Herne Bay Hideaway by Lloyd Hartley Architects
By Stefan • Nov 30, 2018
Located in Auckland, New Zealand, the Herne Bay Hideaway by Lloyd Hartley Architects is a breaktaking refurbishment project inside a 1960s brick and tile home.
The original building is nestled amidst a row of neighbouring houses, but slightly removed into its own space at the end of a long, winding driveway. Surrounded by Pohutukawa trees, the home is sat quite squatly and stubbornly smack in the middle of its plot. Before refurbishment, the building was functional but it failed to blend in any manner with the lovely surrounding landscape, giving designers a sense that it wasn’t taking advantage of its stunning view of Cox’s Bay in Waitemata Harbour.
Lloyd Hartley, head architect at his own firm, was asked by new owners to redesign this old house into a modern home that, according to his briefing, “…responds to its context and provides a private city oasis for a young family”. Hartley settled on several major design goals, one of which was the idea of creating a covered entry courtyard with a bridging to the house in order to provide the family with a pedestrian friendly entrance.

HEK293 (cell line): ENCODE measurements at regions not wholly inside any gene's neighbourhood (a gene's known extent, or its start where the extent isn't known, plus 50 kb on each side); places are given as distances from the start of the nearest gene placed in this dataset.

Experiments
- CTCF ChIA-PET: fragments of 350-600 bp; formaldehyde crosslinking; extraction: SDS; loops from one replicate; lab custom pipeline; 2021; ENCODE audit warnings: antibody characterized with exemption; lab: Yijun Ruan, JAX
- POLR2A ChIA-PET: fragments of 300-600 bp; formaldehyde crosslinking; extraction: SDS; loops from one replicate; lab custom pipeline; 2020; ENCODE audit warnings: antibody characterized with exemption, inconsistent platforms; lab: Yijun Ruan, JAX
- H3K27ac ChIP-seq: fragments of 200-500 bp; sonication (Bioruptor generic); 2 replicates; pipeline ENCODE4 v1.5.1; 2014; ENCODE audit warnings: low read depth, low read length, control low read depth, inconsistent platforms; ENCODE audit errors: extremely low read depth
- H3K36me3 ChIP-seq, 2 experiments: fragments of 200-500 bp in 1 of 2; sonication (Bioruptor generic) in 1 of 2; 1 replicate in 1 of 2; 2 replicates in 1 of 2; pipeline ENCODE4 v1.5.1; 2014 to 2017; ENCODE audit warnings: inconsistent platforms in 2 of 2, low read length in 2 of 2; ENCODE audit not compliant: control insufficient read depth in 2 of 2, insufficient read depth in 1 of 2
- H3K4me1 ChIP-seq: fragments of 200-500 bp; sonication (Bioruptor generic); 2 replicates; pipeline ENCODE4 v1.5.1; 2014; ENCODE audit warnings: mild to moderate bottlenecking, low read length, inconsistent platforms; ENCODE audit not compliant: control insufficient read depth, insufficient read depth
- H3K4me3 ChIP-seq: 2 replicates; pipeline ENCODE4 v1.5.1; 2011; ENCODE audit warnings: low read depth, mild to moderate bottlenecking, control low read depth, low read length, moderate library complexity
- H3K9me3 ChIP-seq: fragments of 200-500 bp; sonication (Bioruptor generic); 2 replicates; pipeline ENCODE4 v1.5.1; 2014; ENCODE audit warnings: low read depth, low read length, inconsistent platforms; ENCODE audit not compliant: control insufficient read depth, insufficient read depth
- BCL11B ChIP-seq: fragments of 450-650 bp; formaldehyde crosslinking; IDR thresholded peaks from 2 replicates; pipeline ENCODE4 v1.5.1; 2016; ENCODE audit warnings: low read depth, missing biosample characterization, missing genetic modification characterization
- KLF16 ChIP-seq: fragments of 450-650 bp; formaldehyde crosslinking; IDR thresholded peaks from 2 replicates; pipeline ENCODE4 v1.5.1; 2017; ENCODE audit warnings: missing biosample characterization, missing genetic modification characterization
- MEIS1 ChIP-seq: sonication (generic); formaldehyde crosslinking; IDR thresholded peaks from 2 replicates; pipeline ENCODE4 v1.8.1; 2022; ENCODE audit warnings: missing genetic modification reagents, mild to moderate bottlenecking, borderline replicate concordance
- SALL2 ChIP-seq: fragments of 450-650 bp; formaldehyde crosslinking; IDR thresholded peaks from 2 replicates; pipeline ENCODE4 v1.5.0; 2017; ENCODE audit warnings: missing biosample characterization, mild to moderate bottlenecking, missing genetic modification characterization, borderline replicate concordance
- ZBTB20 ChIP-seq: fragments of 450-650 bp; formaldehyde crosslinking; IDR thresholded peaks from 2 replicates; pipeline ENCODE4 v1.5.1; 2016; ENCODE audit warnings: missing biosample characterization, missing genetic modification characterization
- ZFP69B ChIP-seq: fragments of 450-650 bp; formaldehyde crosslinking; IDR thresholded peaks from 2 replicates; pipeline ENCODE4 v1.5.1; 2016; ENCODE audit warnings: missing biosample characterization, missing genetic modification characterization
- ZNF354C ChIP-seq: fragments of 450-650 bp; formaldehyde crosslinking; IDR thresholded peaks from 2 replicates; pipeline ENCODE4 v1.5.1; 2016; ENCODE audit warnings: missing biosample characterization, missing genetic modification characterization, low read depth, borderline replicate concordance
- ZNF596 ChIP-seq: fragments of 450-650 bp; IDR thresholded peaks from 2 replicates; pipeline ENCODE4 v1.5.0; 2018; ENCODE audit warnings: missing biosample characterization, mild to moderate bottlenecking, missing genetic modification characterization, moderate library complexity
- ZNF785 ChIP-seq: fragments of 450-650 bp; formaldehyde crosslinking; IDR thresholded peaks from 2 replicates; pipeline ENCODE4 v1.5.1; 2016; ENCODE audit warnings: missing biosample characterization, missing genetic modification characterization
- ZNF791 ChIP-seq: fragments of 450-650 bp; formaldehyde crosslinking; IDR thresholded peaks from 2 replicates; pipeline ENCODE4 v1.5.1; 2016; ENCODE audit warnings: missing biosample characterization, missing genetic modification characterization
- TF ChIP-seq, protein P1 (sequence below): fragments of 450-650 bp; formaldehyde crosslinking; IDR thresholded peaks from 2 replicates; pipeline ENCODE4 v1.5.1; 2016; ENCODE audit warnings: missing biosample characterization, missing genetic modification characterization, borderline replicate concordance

At the same time, this transformed entry space aims to provide visitors and dwellers with a sense of release once they’ve passed the end of the long driveway (where they can appreciate an exciting borrowed view of the neighbour’s impressive private tennis courts).
In terms of the house itself, Hartley’s desire to create the illusion of extra space and extra height while also increasing natural light was a huge driving force. Designers believe this would entirely enhance overall experiences in the building, so they opened a stairwell to draw in light from above. They also extended ceilings in the main living areas to fully embrace natural light and stunning outlooking views from the back.
Perhaps our favourite feature of the house is the way Hartley’s and teams linked indoor and outdoor spaces through the use of relaxing deck space. Visitors and family members can take in the beauty of the rear landscaping by sitting on ground level or upper decks, giving the house a much more free-flowing atmosphere, like you can move about the space and between indoor and outdoor areas without interruption.
In order to give the house a more timeless interior aesthetic than it once had (and to avoid the outdoor brick structure becoming dated looking all together), designers carefully selected a palette of neutral shades and natural materials. The clean detailing featured in every single room ties the house together, creating a cohesiveness that might not have been present had the chose to leave some rooms untouched while heavily modernizing others.
Photographs by: David Straight
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